Even though the efficacy of pneumococcal vaccine against invasive pneumococcal infections and other closely related infections has been established, its use in the United States is only one quarter of that of influenza vaccine. The simultaneous administration of the two vaccines could be expected to raise the coverage of pneumococcal vaccination to a considerable degree. There is a paucity of data regarding the reactions associated with the simultaneous administration of pneumococcal and influenza vaccines.
All persons aged 65 years or older living in 29 administrative districts in Northern Finland were offered influenza vaccine alone or influenza and pneumococcal vaccines. A total of 9336 persons (49.6% of the target population) accepted vaccination: 4581 persons born in odd years received influenza vaccine, and 4755 persons born in even years received influenza and pneumococcal vaccines. Local reactions were recorded in a diary by vaccinees on the day of vaccination and for 4 days afterward according to the following scale: no reaction, mild reaction, strong reaction, and disabling reaction. The participants who felt feverish were asked to measure and record their temperature. Ninety-three percent of those vaccinated returned the diary.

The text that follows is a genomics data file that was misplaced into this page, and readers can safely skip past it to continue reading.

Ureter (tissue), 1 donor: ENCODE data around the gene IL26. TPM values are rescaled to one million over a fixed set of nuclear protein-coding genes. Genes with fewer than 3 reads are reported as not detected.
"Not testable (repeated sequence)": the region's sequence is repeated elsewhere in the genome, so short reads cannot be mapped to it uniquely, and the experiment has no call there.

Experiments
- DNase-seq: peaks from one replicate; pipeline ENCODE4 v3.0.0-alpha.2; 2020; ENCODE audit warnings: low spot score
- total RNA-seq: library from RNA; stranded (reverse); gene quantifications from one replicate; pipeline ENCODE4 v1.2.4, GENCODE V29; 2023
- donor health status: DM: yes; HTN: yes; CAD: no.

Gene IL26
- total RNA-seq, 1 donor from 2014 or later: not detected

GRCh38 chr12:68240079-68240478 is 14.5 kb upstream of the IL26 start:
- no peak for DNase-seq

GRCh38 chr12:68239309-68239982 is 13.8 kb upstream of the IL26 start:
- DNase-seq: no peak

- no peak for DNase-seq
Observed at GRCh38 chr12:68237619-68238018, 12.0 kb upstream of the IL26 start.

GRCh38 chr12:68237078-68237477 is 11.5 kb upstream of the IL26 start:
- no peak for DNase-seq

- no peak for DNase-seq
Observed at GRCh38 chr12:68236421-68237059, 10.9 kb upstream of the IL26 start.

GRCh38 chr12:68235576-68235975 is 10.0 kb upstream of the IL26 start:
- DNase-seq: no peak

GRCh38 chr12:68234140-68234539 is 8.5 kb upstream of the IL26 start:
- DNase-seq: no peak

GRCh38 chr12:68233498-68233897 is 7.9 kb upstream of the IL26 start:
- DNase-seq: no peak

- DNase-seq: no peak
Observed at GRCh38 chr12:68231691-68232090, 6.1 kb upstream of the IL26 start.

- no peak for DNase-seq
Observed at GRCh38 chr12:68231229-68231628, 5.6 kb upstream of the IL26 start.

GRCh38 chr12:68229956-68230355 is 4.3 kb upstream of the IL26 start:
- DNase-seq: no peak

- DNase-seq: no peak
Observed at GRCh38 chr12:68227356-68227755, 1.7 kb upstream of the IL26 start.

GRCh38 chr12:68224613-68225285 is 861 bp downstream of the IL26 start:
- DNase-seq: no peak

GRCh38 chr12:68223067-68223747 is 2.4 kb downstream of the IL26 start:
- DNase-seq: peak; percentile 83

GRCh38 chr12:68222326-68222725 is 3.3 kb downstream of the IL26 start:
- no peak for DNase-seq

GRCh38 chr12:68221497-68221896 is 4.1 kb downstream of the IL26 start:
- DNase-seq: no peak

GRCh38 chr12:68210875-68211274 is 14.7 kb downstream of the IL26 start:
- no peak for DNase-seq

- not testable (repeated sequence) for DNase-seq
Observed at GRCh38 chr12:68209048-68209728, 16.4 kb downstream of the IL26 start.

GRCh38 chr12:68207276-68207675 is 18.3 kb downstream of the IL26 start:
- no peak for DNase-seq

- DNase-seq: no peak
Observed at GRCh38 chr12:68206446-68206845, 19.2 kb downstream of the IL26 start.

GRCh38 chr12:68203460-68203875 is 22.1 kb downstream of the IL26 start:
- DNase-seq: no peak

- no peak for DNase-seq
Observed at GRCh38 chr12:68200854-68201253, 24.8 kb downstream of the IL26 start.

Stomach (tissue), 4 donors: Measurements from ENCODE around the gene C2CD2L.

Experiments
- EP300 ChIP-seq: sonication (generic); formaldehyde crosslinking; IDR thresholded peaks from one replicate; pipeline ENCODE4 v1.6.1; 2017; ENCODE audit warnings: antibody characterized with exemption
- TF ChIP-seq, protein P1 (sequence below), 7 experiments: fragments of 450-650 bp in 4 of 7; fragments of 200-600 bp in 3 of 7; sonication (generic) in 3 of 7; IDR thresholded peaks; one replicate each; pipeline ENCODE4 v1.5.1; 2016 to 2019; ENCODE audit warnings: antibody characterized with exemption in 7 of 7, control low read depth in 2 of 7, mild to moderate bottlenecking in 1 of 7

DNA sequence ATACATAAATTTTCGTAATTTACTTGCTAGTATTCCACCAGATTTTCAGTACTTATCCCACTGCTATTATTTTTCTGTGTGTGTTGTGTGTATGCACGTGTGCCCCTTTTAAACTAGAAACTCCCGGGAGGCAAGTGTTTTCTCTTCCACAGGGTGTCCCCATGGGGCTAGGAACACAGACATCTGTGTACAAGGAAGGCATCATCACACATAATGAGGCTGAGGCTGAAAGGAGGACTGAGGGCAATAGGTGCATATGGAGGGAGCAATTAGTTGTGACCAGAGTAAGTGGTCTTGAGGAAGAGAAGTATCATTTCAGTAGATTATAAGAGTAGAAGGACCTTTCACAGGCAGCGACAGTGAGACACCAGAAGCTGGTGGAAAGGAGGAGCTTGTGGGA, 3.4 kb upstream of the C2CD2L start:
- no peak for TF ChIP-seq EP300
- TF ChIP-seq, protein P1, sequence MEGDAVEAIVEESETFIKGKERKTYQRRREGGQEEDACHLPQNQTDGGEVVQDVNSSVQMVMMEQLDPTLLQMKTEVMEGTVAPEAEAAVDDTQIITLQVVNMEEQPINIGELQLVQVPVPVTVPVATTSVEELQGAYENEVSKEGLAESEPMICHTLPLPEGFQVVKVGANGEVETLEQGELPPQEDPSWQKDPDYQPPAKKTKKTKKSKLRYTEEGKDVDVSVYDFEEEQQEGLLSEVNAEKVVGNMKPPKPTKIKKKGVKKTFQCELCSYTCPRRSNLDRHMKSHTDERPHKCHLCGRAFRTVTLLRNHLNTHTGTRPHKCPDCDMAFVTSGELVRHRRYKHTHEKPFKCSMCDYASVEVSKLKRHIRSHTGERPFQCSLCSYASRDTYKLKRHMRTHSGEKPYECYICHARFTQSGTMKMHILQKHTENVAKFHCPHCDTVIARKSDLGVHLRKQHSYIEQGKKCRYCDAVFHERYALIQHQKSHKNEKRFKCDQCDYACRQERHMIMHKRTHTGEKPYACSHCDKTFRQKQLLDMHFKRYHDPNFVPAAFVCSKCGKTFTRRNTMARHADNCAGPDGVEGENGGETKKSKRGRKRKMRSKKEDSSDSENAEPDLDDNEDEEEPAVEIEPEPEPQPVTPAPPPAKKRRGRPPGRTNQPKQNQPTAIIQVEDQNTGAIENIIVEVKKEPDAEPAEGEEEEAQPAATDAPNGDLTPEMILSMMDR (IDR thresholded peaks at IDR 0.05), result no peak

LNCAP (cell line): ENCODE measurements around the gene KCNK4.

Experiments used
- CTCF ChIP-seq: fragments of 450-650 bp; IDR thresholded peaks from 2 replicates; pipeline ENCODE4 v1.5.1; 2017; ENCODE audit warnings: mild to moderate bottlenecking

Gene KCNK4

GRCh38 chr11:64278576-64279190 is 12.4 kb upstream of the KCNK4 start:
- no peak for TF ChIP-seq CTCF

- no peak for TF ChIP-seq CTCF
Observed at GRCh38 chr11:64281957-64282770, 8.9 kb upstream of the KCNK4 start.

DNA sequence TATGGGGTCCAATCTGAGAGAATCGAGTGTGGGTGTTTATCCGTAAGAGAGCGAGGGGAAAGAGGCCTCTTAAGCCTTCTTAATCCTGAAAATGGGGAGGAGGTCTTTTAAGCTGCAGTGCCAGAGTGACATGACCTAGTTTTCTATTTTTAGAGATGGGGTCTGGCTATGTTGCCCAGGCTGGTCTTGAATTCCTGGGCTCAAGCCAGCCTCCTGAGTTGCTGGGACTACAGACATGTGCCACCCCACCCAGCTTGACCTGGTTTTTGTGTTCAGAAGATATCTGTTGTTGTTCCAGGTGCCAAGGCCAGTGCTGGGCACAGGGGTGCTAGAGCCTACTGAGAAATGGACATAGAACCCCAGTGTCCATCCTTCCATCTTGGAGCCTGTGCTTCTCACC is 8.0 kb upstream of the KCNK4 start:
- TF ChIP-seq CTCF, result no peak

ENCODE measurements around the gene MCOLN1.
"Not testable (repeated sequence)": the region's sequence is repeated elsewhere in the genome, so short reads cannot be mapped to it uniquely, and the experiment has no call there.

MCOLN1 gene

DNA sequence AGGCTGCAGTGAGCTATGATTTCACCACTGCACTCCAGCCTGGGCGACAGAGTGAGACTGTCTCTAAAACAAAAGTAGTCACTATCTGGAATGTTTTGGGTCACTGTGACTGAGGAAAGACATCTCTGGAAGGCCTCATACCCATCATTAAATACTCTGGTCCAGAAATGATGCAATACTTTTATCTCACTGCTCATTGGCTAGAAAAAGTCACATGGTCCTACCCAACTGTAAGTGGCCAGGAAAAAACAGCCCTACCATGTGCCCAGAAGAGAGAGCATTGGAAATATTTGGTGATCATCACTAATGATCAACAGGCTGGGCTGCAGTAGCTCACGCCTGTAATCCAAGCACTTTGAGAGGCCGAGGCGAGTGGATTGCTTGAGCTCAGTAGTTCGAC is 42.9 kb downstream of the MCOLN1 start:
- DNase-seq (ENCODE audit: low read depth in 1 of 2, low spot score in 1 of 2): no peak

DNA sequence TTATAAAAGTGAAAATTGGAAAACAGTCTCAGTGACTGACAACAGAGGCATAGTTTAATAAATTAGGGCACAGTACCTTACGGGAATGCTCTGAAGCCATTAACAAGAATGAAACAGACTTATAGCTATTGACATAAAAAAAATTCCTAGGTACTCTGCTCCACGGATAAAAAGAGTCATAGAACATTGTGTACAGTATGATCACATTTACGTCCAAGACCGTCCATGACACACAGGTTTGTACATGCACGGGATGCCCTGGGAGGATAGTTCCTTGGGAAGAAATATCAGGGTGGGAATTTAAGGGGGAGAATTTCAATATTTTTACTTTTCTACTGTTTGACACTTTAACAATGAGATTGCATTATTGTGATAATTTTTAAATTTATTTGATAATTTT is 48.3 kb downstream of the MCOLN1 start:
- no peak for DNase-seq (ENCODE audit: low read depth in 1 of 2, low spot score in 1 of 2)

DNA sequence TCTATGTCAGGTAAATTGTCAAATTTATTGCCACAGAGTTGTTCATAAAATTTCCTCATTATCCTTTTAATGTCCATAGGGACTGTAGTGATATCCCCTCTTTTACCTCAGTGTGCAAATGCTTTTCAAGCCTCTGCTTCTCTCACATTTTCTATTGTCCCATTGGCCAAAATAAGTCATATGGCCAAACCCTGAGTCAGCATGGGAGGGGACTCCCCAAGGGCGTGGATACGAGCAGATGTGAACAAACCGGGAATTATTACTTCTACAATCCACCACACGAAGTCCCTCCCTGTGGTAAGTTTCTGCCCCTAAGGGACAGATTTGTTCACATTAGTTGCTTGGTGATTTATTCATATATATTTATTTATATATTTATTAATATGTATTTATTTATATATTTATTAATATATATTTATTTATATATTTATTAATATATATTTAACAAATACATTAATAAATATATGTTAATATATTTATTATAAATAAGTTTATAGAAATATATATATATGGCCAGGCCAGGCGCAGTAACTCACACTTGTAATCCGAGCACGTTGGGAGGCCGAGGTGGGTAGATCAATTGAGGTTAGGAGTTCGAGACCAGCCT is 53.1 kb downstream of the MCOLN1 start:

No serious reactions were observed. The incidence of local reactions was 284 per 1000 vaccinations in the influenza-vaccinated group and 441 per 1000 vaccinations in the influenza-pneumococcal— vaccinated group, a difference of 157 (95% confidence interval, 137 to 176), and that of fever (temperature, at least 37.5°C) was 10 and 24 per 1000, respectively, for a difference of 14 (95% confidence interval, 9 to 19). The frequency of local reactions decreased with advancing age.
Because the adverse reactions to the pneumococcal and influenza vaccines when given together were mild, we conclude that the simultaneous administration of the two vaccines to the elderly population, irrespective of age, is safe.(Arch Intern Med. 1996;156:205-208)